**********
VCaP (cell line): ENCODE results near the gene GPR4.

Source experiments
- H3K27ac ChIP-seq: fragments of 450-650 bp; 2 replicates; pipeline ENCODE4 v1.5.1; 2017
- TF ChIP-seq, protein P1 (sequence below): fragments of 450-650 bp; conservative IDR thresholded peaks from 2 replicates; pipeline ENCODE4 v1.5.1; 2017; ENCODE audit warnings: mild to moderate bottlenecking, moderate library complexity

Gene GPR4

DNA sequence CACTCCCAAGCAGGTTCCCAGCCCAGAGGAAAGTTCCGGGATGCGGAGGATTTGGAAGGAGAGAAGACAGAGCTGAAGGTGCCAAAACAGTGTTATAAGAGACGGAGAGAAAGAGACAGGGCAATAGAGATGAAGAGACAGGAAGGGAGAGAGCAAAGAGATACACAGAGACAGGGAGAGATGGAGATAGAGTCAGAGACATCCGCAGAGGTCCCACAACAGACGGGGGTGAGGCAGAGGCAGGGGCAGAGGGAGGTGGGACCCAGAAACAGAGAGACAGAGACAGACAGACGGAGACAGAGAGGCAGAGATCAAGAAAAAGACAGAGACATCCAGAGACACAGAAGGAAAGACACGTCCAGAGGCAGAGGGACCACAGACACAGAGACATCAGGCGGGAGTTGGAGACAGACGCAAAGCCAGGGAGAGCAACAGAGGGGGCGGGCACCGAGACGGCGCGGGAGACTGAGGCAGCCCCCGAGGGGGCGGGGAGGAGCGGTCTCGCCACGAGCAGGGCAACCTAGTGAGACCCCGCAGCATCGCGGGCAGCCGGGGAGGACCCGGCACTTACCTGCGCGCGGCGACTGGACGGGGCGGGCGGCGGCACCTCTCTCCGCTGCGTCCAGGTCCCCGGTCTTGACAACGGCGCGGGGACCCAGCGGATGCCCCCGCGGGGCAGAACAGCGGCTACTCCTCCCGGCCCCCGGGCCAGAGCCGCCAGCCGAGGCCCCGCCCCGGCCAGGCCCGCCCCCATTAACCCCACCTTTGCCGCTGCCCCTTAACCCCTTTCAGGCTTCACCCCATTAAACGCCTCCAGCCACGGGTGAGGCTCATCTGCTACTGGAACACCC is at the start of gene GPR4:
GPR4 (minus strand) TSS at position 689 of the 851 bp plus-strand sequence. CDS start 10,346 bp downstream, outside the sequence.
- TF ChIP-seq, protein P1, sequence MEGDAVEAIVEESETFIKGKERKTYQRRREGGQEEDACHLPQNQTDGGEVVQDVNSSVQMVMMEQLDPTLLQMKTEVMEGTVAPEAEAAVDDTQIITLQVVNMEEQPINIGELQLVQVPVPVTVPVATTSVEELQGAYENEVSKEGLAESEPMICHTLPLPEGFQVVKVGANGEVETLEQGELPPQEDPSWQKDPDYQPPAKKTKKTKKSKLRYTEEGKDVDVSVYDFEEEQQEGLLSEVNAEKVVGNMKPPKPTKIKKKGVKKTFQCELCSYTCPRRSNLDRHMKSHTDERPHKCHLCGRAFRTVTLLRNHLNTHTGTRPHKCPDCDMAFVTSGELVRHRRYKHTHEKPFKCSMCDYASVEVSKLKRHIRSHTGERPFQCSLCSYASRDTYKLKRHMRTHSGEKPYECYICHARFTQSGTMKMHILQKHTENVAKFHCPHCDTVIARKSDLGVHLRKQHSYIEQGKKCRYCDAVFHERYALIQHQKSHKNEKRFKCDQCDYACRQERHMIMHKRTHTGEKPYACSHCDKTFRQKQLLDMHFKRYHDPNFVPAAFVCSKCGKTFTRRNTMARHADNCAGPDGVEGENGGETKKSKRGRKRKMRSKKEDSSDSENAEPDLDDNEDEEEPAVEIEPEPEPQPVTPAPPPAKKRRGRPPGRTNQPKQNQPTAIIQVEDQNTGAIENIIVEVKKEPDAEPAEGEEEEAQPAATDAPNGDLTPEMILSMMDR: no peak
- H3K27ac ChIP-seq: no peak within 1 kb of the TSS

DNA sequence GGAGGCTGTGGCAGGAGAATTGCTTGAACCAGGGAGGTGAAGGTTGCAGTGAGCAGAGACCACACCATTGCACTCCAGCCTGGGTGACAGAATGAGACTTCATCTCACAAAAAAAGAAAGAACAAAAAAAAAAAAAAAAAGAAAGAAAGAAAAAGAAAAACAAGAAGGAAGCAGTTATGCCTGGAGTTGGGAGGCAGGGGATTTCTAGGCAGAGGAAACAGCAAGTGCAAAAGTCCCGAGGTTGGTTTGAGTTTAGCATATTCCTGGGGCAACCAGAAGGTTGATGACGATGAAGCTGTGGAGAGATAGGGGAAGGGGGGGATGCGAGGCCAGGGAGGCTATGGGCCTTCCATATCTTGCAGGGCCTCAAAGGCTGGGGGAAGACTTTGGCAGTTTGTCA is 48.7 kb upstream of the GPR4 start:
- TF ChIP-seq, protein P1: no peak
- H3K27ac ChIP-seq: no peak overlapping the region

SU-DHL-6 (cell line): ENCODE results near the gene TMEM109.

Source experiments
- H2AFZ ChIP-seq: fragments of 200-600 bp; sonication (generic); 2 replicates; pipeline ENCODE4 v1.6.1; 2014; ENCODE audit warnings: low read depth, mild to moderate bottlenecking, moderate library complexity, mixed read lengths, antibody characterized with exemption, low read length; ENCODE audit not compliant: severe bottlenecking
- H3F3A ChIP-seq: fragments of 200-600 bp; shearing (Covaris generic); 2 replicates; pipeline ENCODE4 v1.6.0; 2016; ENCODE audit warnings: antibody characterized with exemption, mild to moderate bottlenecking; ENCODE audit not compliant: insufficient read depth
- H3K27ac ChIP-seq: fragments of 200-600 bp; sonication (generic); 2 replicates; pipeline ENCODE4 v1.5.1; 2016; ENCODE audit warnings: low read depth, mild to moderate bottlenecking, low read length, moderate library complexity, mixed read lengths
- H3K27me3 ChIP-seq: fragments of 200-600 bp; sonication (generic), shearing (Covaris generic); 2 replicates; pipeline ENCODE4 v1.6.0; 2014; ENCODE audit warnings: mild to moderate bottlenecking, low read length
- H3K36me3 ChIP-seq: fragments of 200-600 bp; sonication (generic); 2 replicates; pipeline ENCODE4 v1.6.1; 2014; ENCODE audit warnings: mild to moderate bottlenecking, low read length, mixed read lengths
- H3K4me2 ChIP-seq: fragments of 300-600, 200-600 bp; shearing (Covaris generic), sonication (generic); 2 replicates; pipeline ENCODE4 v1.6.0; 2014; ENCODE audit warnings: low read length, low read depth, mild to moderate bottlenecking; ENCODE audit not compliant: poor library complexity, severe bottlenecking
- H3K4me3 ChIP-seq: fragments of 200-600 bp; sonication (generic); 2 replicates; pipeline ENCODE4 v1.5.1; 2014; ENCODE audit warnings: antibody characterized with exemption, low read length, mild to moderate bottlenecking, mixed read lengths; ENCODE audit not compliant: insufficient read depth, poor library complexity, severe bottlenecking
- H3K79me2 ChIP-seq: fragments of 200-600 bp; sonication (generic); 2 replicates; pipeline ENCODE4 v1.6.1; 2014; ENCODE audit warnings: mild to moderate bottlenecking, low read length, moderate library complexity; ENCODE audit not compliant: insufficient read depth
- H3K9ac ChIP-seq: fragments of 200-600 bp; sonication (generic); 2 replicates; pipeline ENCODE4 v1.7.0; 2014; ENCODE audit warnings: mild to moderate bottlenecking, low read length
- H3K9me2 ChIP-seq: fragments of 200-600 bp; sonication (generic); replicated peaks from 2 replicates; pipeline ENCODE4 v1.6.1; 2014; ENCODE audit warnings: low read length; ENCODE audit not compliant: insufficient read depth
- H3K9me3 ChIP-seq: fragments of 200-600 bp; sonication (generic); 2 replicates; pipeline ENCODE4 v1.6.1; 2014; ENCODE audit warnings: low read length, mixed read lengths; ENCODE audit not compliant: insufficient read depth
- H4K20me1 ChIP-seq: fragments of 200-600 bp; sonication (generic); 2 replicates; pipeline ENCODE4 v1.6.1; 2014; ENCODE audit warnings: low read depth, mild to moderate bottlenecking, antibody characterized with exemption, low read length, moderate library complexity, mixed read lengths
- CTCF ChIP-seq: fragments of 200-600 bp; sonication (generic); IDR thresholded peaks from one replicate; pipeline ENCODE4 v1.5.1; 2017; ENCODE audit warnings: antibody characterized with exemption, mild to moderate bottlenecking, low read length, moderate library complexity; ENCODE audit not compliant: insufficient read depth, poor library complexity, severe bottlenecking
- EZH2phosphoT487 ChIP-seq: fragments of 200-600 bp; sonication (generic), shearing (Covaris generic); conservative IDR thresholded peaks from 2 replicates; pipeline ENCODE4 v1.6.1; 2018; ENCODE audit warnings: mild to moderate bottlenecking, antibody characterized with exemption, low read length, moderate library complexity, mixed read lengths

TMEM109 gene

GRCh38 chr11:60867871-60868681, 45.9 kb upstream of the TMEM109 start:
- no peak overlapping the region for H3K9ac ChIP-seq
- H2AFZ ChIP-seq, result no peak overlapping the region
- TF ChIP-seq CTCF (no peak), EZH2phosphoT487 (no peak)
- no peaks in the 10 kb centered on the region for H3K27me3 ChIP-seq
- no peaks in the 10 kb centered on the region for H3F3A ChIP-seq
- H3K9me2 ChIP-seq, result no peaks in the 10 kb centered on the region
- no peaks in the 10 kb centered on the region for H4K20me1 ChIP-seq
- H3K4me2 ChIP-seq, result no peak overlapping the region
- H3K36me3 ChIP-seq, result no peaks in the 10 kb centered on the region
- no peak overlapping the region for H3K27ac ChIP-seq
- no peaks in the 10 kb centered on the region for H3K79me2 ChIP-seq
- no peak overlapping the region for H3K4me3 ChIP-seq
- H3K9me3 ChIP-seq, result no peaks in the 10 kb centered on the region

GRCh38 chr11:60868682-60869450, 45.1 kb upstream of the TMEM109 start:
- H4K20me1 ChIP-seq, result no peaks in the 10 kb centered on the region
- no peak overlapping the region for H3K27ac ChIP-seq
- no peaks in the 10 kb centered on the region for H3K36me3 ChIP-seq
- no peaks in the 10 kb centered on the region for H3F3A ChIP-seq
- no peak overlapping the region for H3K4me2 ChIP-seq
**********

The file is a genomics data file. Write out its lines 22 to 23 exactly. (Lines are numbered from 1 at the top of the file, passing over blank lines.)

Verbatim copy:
- H3K79me2 ChIP-seq: fragments of 200-600 bp; sonication (generic); 2 replicates; pipeline ENCODE4 v1.6.1; 2014; ENCODE audit warnings: mild to moderate bottlenecking, low read length, moderate library complexity; ENCODE audit not compliant: insufficient read depth
- H3K9ac ChIP-seq: fragments of 200-600 bp; sonication (generic); 2 replicates; pipeline ENCODE4 v1.7.0; 2014; ENCODE audit warnings: mild to moderate bottlenecking, low read length